Weekend mornings with Monkey, techie edition

Monday through Friday is insane in our house. Having a toddler means I have get two people out the door, generally in a pretty short amount of time. Most weekday mornings have the following schedule: I wake up a little after 6 am, get myself ready, get the car packed up, wake up Monkey a little after 7am, get him dressed while he eats cereal from his little toddler snack cup, brush his teeth, and fight him into his car seat. If all goes well, we leave the house by 7:30, which allows me time to get him to daycare and myself to work by 8:30. Some mornings I spend a few extra minutes reading a book or playing with a favorite toy with Monkey, but most mornings are a rushed whirlwind.

Weekend mornings look very different, and provide a nice break from the hectic week. Hubby and I wake up around 7:30 to the sound of Monkey playing in his room. We grab our coffee then start looking at email/news on our phones in bed. Monkey eventually makes his way to our room (he’s opening doors on his own now), and crawls into bed with us. He steals my iPhone to watch Sesame Street podcasts, and I switch to my iPad. This morning, with the time change, I even had enough time to blog.

It’s an odd sort of peace to me and a true sign of the techie times we live in. All of us lie here together, but each in our own electrical, connected world. It certainly isn’t a picture that I would have understood 5 years ago, but I’m guessing its fairly common these days. I, for one, absolutely love that we can cuddle together and each relax in our own, personalized way.

What do your weekend mornings look like? Totally tech’ed out? Or more 2001?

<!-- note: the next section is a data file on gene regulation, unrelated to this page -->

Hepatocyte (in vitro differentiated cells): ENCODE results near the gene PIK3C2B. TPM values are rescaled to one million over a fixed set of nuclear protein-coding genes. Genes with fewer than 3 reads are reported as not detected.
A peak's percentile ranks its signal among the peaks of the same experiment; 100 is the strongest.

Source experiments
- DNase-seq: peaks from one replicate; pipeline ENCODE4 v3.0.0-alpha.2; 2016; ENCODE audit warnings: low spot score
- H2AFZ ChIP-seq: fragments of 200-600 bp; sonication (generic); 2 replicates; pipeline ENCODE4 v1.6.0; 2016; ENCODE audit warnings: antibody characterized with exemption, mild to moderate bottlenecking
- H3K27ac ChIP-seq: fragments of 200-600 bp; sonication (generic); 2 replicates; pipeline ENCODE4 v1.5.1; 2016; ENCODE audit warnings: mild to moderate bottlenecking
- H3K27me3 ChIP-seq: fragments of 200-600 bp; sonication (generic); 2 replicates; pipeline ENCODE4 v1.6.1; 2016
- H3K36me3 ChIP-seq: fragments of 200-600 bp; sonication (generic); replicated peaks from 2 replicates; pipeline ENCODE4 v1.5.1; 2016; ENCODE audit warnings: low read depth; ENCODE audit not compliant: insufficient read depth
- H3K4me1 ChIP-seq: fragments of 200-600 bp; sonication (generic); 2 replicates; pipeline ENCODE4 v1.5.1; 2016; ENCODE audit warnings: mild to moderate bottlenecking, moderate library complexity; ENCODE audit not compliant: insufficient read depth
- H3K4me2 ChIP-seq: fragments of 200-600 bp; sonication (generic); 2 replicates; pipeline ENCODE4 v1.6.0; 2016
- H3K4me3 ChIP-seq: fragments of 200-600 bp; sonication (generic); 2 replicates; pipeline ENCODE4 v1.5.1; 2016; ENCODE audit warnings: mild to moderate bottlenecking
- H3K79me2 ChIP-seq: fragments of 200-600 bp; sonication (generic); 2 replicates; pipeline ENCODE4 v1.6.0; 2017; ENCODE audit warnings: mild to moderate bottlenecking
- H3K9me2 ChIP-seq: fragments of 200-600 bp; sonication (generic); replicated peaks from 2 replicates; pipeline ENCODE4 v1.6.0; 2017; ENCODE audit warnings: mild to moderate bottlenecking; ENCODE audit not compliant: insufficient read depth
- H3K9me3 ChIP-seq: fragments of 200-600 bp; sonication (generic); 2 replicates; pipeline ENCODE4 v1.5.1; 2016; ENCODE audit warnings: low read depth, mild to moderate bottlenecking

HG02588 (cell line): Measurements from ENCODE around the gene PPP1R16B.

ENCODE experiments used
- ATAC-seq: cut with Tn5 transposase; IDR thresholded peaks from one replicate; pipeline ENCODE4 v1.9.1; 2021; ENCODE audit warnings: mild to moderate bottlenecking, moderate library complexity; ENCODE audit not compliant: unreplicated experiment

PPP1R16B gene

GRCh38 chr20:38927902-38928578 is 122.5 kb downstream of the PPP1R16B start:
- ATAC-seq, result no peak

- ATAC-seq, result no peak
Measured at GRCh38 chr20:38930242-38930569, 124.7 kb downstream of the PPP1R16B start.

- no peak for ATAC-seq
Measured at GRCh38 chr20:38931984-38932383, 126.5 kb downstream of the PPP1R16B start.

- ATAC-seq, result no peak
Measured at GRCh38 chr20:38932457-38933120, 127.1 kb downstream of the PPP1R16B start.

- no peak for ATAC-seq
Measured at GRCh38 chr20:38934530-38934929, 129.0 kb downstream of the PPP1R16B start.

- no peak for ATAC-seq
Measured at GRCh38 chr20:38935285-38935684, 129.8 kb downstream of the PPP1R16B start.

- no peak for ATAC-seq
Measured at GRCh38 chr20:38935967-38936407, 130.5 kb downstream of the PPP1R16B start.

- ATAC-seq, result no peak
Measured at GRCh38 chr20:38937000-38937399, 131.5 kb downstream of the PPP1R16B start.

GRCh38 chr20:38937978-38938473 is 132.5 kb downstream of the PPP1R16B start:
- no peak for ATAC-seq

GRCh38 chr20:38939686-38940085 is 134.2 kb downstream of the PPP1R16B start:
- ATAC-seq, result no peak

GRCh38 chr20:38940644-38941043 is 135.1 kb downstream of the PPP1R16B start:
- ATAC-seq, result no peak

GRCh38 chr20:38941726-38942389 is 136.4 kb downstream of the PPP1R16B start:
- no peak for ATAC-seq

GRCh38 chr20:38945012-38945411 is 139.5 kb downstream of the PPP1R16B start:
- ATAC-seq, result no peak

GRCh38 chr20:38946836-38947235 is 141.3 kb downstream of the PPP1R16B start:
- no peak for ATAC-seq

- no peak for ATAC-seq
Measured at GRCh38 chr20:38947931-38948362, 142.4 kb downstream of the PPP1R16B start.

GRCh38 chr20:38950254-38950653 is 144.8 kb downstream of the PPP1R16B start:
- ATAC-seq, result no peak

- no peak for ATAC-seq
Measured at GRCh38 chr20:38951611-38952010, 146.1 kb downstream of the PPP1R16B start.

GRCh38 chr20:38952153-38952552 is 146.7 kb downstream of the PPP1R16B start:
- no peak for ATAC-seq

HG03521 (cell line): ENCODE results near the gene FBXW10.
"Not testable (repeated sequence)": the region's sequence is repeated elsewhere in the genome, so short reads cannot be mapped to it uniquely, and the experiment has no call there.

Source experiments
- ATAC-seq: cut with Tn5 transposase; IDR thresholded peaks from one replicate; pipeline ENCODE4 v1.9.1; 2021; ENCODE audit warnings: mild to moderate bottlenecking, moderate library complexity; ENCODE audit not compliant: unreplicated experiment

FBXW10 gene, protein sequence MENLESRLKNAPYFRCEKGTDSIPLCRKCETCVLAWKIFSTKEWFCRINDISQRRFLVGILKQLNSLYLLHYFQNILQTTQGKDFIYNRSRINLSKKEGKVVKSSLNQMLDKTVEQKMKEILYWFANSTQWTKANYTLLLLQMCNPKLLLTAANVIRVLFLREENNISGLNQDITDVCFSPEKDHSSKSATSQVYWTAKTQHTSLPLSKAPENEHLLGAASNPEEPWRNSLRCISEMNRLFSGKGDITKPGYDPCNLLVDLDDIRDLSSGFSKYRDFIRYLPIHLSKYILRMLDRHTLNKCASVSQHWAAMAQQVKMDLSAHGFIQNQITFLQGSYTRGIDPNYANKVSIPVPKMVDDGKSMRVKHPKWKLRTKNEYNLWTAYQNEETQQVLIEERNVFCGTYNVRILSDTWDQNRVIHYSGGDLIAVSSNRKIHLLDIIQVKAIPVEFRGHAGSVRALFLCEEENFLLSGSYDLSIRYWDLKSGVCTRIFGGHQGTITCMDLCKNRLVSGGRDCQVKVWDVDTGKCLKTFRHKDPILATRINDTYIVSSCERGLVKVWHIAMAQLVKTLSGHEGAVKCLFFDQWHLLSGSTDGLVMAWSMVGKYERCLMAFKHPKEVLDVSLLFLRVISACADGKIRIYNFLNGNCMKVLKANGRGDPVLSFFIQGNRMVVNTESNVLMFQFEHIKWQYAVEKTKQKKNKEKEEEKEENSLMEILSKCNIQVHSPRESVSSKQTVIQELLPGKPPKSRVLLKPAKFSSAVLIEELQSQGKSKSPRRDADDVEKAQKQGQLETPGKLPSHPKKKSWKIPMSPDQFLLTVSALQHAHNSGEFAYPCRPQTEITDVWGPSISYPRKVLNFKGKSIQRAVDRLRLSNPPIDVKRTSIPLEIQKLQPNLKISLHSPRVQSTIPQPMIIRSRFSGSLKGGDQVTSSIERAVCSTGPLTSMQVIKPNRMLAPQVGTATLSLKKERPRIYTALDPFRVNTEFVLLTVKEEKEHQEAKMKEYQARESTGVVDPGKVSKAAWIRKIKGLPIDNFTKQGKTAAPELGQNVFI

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Sunday mornings

Nothing better than watching my son, sitting in his Dad’s lab, looking at pictures of Elmo and monster trucks on the laptop. How Elmo and monster trucks converged, I have no idea. But my boys couldn’t look happier right now.

Maybe I’ll find some motivation to blog again. For now, I want to devote every non-grant-writing, non-lecture-preparing, non-mentoring moment to my Elmo and monster truck-loving boys.

Hubby and Monkey are now singing “Elmo’s Song” together. I love Sunday mornings.

Why starting your own lab is like having a baby

Hubby and I had no idea what the hell we were getting into when we had a baby. No. Fucking. Clue. To our credit, we knew it wouldn’t be easy, and we knew it would change our lives. But the impact of sleepless nights that go on and on? The depression? The feeling that you think you may have made a really, serious mistake? No way were we prepared for that, and I don’t think there’s anything anybody could have said that would have sunk in.

Dr. Becca has a post up about her first semester of teaching on the tenure track. I haven’t myself had to teach yet, but nonetheless, I totally got it when I read this:

Here is the thing about being new faculty–the thing that you know in an abstract way, and that you want, but don’t necessarily process until you’re actually in it: everything, all the time, is all up to you. There will be a lot of things you simply can’t delegate, because in the beginning, you are the only one who knows…well, pretty much anything. And in addition to all those things that you planned on having to do, a million little fires pop up Every. Single. Day. And you have to deal with those too, because again, this is your show.

Of course Dr. Becca and I both knew this, in theory at least, but neither of us – and I suspect nobody else – really knows how hard this whole junior-faculty-starting-your-own-lab thing will actually be. And, in more than a few ways, it’s felt (to me) like having a baby. Before the lab baby showed up, all I could think about was this sweet awesome thing that I’d immediately love and shepherd into maturity. Of course I knew it would be hard. I knew I’d make mistakes, and I knew it would be a big change from my carefree postdoc days. Right up to the day when I brought our little Monkey home and looked at him sleeping in his carseat in our condo, I was nothing but googly-eyed. And right up to the day that I walked into my empty lab, I was brimming with excited optimism.